Campaigns, Mobilization, and Turnout in Mayoral Elections

Date01 March 2014
Published date01 March 2014
Subject MatterArticles
Political Research Quarterly
2014, Vol. 67(1) 42 –55
© 2013 University of Utah
Reprints and permissions:
DOI: 10.1177/1065912913494018
Scholars, journalists, and policymakers have long
expressed concern with the low levels of voter turnout
that characterize U.S. elections, and nowhere is turnout
lower than in local elections. In fact, some have even sug-
gested that these low turnout rates signal a “crisis in
American democracy” (Hajnal and Lewis 2003, 645).
Wood (2002), for instance, finds an average turnout rate
of 34 percent in city elections across fifty-seven cities.
Similarly, Caren (2007) reports an average turnout rate of
just 27 percent for mayoral elections across thirty-eight
large U.S. cities.1 Hajnal and Lewis (2003, 646) pinpoint
an important concern with low levels of citizen engage-
ment in local elections, noting that “at the local level
where policies are most likely to be implemented and
where a majority of the nation’s civic leaders are being
elected, important public policy decisions are being made
without the input of most of the affected residents.”
Indeed, a number of studies have shown that local turnout
patterns have important political consequences. Hajnal
and Trounstine (2005) and Hajnal (2010), for example,
find that low turnout in city elections reduces the repre-
sentation of Latinos and Asian Americans on city coun-
cils and in the mayor’s office. Low turnout in city
elections also appears to skew local spending policies
(Hajnal 2010) and create opportunities for organized
interests to influence public policy (Anzia 2011). These
concerns highlight the importance of understanding what
drives turnout at the local level. There are real conse-
quences from low turnout, consequences that may matter
a lot for representation and policies.
Recently, the issue of low turnout has captured the atten-
tion of local policymakers across the United States. New
York City Mayor Michael Bloomberg, for example, pro-
claimed that “Voter turnout in elections for all levels of
government is unacceptably low” (quoted in Reforms to
Make Voting Easier 2010). In a 2011 interview on elec-
tions in his city, Memphis, Tennessee Mayor A. C. Whar-
ton made this appeal to voters, “I beg them to get out
and vote, council races, mayor races because this is where
the action is going to be” (quoted in Wimbley 2011). In
the same vein, Mayor Lee Leffingwell of Austin, Texas,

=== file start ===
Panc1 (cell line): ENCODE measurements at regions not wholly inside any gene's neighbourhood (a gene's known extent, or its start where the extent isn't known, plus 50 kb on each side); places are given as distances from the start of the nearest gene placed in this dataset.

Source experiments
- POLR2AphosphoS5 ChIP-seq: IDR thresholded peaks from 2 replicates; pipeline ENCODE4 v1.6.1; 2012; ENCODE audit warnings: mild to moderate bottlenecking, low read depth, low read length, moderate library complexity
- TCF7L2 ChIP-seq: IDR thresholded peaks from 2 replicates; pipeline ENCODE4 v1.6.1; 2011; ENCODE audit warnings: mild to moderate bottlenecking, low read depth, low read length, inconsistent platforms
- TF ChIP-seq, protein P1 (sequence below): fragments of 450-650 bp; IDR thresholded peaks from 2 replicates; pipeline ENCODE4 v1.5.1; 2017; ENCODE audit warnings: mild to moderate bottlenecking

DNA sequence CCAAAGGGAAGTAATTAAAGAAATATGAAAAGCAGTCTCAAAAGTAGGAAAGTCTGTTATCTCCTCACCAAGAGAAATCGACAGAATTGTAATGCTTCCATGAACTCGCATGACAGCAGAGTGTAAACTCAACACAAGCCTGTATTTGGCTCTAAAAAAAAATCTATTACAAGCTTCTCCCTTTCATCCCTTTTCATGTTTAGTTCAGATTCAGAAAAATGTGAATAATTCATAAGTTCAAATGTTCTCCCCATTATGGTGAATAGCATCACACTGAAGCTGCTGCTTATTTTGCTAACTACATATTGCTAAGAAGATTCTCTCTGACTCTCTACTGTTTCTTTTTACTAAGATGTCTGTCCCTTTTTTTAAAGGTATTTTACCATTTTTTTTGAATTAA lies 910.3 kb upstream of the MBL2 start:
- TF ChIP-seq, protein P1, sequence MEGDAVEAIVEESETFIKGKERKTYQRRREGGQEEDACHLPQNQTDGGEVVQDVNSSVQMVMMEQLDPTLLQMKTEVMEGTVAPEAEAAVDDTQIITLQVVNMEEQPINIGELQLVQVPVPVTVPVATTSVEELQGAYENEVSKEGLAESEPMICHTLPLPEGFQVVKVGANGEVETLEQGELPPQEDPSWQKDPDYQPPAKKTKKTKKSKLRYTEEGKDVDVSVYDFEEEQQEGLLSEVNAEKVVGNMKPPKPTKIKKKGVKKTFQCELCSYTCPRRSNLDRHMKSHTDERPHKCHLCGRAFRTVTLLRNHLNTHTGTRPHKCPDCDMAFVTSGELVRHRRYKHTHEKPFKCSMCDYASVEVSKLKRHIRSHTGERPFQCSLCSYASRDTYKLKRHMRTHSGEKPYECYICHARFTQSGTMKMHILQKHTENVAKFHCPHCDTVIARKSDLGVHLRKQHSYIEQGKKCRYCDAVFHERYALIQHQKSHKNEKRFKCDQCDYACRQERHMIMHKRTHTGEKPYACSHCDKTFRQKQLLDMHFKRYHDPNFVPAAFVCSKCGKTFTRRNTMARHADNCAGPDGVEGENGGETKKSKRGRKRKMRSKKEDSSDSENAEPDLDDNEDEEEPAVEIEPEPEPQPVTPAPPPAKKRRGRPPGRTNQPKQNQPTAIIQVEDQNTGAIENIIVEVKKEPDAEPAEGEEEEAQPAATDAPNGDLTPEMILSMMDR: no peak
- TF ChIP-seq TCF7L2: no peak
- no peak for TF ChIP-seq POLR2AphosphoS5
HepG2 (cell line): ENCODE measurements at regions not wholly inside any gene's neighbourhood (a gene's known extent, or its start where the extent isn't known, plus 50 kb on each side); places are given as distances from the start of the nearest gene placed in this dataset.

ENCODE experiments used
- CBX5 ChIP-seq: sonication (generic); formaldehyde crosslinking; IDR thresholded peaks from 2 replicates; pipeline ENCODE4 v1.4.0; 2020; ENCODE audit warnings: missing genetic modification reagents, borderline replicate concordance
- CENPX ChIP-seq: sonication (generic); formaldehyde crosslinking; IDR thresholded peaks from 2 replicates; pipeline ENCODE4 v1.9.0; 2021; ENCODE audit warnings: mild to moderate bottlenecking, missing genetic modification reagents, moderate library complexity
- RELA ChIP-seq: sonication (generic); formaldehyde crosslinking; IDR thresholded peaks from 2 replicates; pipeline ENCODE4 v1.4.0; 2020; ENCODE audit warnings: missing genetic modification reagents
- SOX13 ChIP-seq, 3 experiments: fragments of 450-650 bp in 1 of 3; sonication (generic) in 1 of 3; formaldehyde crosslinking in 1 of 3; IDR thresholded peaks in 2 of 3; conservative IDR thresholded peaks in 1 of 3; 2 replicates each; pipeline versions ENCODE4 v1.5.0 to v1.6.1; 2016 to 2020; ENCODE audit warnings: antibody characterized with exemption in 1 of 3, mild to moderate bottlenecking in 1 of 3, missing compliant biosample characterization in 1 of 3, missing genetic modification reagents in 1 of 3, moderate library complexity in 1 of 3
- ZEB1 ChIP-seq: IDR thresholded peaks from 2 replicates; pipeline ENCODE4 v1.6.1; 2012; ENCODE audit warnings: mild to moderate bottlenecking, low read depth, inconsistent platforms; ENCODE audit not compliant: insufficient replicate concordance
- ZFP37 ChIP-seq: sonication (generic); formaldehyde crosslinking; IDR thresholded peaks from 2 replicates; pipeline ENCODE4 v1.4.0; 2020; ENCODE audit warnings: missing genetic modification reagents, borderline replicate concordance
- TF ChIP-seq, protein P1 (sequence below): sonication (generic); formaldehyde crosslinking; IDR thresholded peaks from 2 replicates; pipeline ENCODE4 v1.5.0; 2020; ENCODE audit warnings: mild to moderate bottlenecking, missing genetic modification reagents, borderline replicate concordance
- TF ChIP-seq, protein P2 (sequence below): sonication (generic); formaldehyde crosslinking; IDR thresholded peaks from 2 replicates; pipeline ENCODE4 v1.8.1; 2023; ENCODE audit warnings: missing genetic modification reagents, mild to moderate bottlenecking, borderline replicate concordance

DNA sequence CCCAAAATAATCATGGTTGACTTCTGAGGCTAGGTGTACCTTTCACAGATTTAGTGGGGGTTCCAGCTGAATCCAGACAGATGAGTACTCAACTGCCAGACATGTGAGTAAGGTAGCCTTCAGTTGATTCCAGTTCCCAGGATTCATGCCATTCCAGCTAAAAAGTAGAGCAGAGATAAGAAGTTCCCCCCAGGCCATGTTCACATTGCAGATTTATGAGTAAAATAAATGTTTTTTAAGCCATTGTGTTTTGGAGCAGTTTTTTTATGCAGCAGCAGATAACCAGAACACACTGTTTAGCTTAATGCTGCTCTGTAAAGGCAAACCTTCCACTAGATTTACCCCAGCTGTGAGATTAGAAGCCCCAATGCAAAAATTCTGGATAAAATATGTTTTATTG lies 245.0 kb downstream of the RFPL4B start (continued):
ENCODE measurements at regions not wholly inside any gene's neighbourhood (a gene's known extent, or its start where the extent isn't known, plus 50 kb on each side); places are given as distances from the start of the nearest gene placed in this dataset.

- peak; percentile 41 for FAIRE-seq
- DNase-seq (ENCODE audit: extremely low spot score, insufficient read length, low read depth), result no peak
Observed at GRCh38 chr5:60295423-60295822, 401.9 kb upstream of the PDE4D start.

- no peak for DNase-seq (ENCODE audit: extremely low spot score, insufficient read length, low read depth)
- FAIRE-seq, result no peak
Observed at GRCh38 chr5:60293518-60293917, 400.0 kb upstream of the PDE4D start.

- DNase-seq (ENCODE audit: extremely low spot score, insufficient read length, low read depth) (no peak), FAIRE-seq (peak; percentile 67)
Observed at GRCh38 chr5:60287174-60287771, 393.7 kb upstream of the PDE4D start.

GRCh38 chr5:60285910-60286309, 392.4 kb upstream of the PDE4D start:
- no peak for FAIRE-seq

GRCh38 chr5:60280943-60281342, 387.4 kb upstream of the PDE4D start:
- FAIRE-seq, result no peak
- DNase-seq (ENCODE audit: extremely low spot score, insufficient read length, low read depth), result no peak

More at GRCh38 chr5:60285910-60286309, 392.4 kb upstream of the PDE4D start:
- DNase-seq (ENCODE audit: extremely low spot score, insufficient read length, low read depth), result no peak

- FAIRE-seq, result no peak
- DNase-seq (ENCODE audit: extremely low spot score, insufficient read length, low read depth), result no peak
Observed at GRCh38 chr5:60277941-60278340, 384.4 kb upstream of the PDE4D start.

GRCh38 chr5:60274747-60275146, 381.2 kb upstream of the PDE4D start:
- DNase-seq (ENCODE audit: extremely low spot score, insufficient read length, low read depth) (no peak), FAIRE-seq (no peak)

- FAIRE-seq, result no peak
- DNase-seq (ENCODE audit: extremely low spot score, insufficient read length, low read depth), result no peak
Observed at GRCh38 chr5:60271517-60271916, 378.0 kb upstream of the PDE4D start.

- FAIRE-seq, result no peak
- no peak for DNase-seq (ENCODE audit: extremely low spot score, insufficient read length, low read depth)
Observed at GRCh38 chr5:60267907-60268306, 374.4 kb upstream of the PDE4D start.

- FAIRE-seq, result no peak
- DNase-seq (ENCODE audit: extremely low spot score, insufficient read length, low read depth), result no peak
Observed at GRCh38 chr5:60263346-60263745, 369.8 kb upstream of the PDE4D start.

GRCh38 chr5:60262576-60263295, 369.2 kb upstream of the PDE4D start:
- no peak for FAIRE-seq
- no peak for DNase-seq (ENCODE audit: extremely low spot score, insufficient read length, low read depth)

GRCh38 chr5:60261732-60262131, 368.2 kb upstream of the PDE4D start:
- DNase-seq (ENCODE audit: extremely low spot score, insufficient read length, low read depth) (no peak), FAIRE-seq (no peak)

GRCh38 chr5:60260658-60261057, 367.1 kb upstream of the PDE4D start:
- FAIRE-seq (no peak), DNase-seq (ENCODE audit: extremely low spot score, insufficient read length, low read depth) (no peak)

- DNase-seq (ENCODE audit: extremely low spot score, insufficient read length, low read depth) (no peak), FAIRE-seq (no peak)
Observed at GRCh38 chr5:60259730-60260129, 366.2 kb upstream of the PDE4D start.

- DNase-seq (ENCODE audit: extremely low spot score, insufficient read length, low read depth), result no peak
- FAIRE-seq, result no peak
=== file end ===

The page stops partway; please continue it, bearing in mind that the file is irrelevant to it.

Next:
pointed out in 2011 that
Citizen participation is the lifeblood of a healthy democracy,
and obviously this is something we value deeply in Austin.
But unfortunately, when it comes time for our citizens to go
to the polls in May and choose their representatives at City
Hall, most of them simply don’t. (Leffingwell 2011, p. 1)
Some mayors have speculated about the causes of low
turnout and a number of them have even proposed policy
reforms aimed at boosting turnout in mayoral and city
council elections. For instance, in his 2011 state of the city
address, Mayor Leffingwell outlined several potential
494018PRQXXX10.1177/1065912913494018Holbrook and WeinschenkPolitical Research Quarterly
1University of Wisconsin, Milwaukee, WI, USA
2University of Wisconsin, Green Bay, WI, USA
Corresponding Author:
Aaron C. Weinschenk, Department of Political Science, University of
Wisconsin, Green Bay, 2420 Nicolet Drive, Green Bay, WI 54311,
Campaigns, Mobilization, and Turnout in
Mayoral Elections
Thomas M. Holbrook1 and Aaron C. Weinschenk2
Research on local turnout has focused on institutions, with little attention devoted to examining the impact of campaigns.
Using an original data set containing information from 144 large U.S. cities and 340 separate mayoral elections over
time, our contributions to the scholarship in this field are manifold: we focus the literature more squarely on the
impact of campaigns by examining the role of campaign effort (measured with campaign expenditures), candidates,
and competition in voter mobilization; demonstrate the relative importance of challenger versus incumbent campaign
effort in incumbent contests; and show that changes in campaign activities influence changes in turnout over time.
mayoral elections, voter turnout, local politics, civic engagement, mayors

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